“Ron [his coach] once told me that I dove with more pain and suffering and sickness than any diver he had ever had.”
The Almighty is presumed to pass His judgments and dole out His penalties to individuals, which allows us to suppose that nations are spared painful sessions with the Recording Angel. But if ours is ever so summoned, we may suppose that the inquiry into its cardinal sins might begin with the question: “And why, America, did you, in your arrogance, teach so many of your children to hate themselves?”
To read Greg Louganis’s autobiography is to feel the chords of that question rising and falling until it throbs in the memory as lastingly as the sight of him seven years ago next August when he stood on the platform for his final Olympic dive. He was three points behind Xiong Ni of China. The stitches were still in his scalp he had struck on the springboard five days before. His wrist was taped for a bone cyst; his shoulder required pain-killing treatments twice a day; and his sinusitis had kept him awake from dark to dawn.
And then he dove, and won his fourth Olympic medal by just 1.14 points, and sobbed in his coach’s arms, weeping intimately in his fragility while all the rest of us were glorying vicariously in his toughness. While we were seeing only his heroism, he was feeling mostly his shame. “The whole thing was very bittersweet.”
He went back to Los Angeles with no goal ahead more pressing than to “work on rebuilding my relationship with Tom.” Tom had been Greg Louganis’s lover for four years that compounded the sufferings of a bad marriage with the afflictions of a crooked agent. Once Tom had held a knife to Greg’s throat and raped him. When they saw each other again, Tom acted “as if it had never happened.”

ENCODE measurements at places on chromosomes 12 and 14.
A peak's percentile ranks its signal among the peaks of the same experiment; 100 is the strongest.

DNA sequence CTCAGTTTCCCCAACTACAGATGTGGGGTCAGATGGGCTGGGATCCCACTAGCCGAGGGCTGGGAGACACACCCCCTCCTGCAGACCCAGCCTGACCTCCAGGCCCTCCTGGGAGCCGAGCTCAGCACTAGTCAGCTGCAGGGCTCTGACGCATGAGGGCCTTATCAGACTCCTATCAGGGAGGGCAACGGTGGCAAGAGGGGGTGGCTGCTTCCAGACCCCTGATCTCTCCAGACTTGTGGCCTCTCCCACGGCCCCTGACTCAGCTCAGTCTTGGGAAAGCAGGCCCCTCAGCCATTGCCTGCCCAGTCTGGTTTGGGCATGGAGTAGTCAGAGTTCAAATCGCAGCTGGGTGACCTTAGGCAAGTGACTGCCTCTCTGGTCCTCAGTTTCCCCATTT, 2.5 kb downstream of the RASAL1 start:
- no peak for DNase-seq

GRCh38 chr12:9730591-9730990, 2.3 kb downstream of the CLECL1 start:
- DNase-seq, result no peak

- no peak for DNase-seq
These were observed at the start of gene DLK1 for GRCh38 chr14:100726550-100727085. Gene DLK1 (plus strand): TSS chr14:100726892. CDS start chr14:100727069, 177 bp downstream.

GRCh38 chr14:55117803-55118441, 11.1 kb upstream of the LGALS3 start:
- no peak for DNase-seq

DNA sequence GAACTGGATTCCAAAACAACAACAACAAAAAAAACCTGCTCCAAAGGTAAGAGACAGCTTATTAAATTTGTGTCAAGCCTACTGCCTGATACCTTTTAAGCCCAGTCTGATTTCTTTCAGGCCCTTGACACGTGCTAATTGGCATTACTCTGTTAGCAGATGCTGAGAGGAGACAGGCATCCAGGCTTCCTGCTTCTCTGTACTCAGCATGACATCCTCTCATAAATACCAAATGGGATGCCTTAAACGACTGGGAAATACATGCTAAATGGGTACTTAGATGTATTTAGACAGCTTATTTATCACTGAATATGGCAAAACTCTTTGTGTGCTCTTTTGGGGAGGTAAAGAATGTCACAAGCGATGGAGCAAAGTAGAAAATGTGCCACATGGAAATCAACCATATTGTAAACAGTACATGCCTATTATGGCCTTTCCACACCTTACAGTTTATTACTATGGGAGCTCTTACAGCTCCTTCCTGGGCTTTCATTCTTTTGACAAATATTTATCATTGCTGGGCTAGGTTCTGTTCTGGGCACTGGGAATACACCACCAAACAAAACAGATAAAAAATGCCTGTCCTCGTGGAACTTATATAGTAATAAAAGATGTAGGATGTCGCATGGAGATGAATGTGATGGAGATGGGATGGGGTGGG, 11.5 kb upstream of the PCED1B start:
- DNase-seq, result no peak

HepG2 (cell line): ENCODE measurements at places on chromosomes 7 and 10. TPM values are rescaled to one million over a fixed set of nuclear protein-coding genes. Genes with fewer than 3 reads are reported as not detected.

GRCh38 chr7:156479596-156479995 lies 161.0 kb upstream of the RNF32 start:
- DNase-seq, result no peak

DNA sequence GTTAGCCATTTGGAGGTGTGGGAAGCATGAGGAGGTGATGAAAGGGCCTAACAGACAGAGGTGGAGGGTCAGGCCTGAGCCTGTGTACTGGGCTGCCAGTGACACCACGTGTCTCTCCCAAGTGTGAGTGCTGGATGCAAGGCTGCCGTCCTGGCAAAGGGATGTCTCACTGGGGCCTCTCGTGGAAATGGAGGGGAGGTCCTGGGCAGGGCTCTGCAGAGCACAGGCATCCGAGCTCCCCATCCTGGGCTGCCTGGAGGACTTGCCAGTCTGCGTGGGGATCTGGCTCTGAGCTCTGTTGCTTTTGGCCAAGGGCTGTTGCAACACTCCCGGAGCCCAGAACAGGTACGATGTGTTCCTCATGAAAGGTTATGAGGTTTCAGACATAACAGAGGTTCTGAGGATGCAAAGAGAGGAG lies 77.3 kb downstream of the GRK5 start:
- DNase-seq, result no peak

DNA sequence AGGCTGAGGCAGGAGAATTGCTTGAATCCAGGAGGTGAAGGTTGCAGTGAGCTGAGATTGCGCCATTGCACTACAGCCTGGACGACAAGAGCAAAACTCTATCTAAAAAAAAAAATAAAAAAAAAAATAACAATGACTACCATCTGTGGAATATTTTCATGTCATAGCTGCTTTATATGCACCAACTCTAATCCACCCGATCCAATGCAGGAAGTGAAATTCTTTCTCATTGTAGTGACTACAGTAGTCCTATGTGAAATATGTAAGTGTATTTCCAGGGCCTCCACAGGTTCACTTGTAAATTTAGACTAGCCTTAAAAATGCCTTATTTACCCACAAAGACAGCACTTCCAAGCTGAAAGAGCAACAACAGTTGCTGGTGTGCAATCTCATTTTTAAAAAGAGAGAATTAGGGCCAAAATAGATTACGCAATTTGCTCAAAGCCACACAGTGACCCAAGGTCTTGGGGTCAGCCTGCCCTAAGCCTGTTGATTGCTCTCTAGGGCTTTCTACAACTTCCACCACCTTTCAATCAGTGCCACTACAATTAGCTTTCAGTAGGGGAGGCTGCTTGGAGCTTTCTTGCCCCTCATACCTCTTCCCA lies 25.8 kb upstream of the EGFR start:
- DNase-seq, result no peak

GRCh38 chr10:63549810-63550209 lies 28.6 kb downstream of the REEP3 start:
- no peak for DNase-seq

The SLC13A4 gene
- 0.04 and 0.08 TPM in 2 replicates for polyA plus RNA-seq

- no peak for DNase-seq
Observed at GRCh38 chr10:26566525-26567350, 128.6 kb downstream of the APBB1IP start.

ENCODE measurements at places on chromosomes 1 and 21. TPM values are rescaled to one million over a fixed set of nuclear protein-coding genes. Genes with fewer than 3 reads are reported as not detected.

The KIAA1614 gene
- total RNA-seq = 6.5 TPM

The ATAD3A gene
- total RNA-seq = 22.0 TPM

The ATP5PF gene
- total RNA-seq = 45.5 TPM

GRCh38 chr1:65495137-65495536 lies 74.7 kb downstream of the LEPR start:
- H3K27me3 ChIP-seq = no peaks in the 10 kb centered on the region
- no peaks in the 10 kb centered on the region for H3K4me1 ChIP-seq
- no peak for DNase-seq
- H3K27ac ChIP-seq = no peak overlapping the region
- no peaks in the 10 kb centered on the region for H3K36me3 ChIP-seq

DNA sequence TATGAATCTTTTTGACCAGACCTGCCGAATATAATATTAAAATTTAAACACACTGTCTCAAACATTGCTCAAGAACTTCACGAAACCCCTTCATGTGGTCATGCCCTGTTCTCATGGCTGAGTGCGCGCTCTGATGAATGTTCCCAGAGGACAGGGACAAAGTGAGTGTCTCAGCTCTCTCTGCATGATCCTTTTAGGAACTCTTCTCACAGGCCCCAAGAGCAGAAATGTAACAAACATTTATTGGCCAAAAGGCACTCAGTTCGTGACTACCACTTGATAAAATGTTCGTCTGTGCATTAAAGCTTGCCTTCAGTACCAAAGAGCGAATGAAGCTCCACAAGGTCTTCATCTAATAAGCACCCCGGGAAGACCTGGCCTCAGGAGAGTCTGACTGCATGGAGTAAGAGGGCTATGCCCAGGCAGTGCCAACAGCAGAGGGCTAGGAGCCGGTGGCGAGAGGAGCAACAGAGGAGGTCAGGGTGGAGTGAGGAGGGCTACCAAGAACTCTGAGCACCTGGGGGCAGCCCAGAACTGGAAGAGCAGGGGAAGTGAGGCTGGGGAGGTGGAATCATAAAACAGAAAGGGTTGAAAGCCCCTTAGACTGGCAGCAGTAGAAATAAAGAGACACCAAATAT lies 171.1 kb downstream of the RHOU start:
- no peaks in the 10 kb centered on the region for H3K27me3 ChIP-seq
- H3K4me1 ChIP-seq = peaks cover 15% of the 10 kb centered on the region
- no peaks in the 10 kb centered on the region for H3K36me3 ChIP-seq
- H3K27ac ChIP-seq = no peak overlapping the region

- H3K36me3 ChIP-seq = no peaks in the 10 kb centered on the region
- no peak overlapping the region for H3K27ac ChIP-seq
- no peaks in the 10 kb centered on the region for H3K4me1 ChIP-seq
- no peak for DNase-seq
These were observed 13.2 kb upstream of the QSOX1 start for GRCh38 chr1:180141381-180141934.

I didn’t expect him to apologize, because I thought I was the one who was in the wrong… I took full responsibility for what had happened and told myself that as long as I was good, it would never happen again.
A nature otherwise skimpy with talents had endowed Tom with a singular capacity for persuading Greg that whatever was done to him was his own fault. It is a crude skill at best, and in this instance required no refinements because life had already trained Greg to abjection long before they met. In the fourth grade,
I got beat up often enough that it seemed like a lot to me…I always thought that right prevailed, so since I got my butt kicked…it had to be true that…I must be a bad person. Since I was bad person, I must deserve it.
He had been sneered at as a “sissy” and “faggot” a while before he found out that these were terms for homosexuals. He knew “immediately that it was something to be ashamed of.” He was sixteen when he had his first congress with a man, felt “guilty and ashamed,” and expected that “over time I’d feel less ashamed…but it only got worse.” When he had made himself the greatest diver in the world, the rumors that he was gay set off such loathings in jealous teammates and fears in timid ones that none of them would room with him.
After testing HIV-positive and into the 1988 Olympic trials, “I started being haunted by the feeling that somehow I deserved AIDS. I was a faggot and this was the faggot’s punishment…. So it just followed that God was punishing me for acting on my feelings.”
The godly, if such Pat Robertson remotely is, didn’t have to tell a lot of Louganises that God had scourged them for their vices. The godless had already drummed that self-hating gospel so deep in Greg Louganis that, when he had stood alone and done a deed that would make proud the bravest of the brave, he was left still convinced he was worthless. He would carry that curse until these days when he cannot know how long he has to live and insists at last on standing forth and bearing his witness.
April 20, 1995